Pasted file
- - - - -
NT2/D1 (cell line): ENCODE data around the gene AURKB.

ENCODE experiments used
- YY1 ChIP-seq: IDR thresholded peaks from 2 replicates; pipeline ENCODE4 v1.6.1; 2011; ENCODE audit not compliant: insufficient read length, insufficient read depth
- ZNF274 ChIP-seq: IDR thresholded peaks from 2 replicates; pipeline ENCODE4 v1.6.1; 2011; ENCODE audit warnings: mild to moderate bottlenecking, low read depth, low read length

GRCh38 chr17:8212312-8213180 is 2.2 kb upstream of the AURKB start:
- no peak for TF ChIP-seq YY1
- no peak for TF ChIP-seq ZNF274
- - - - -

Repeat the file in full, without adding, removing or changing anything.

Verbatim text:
NT2/D1 (cell line): ENCODE data around the gene AURKB.

ENCODE experiments used
- YY1 ChIP-seq: IDR thresholded peaks from 2 replicates; pipeline ENCODE4 v1.6.1; 2011; ENCODE audit not compliant: insufficient read length, insufficient read depth
- ZNF274 ChIP-seq: IDR thresholded peaks from 2 replicates; pipeline ENCODE4 v1.6.1; 2011; ENCODE audit warnings: mild to moderate bottlenecking, low read depth, low read length

GRCh38 chr17:8212312-8213180 is 2.2 kb upstream of the AURKB start:
- no peak for TF ChIP-seq YY1
- no peak for TF ChIP-seq ZNF274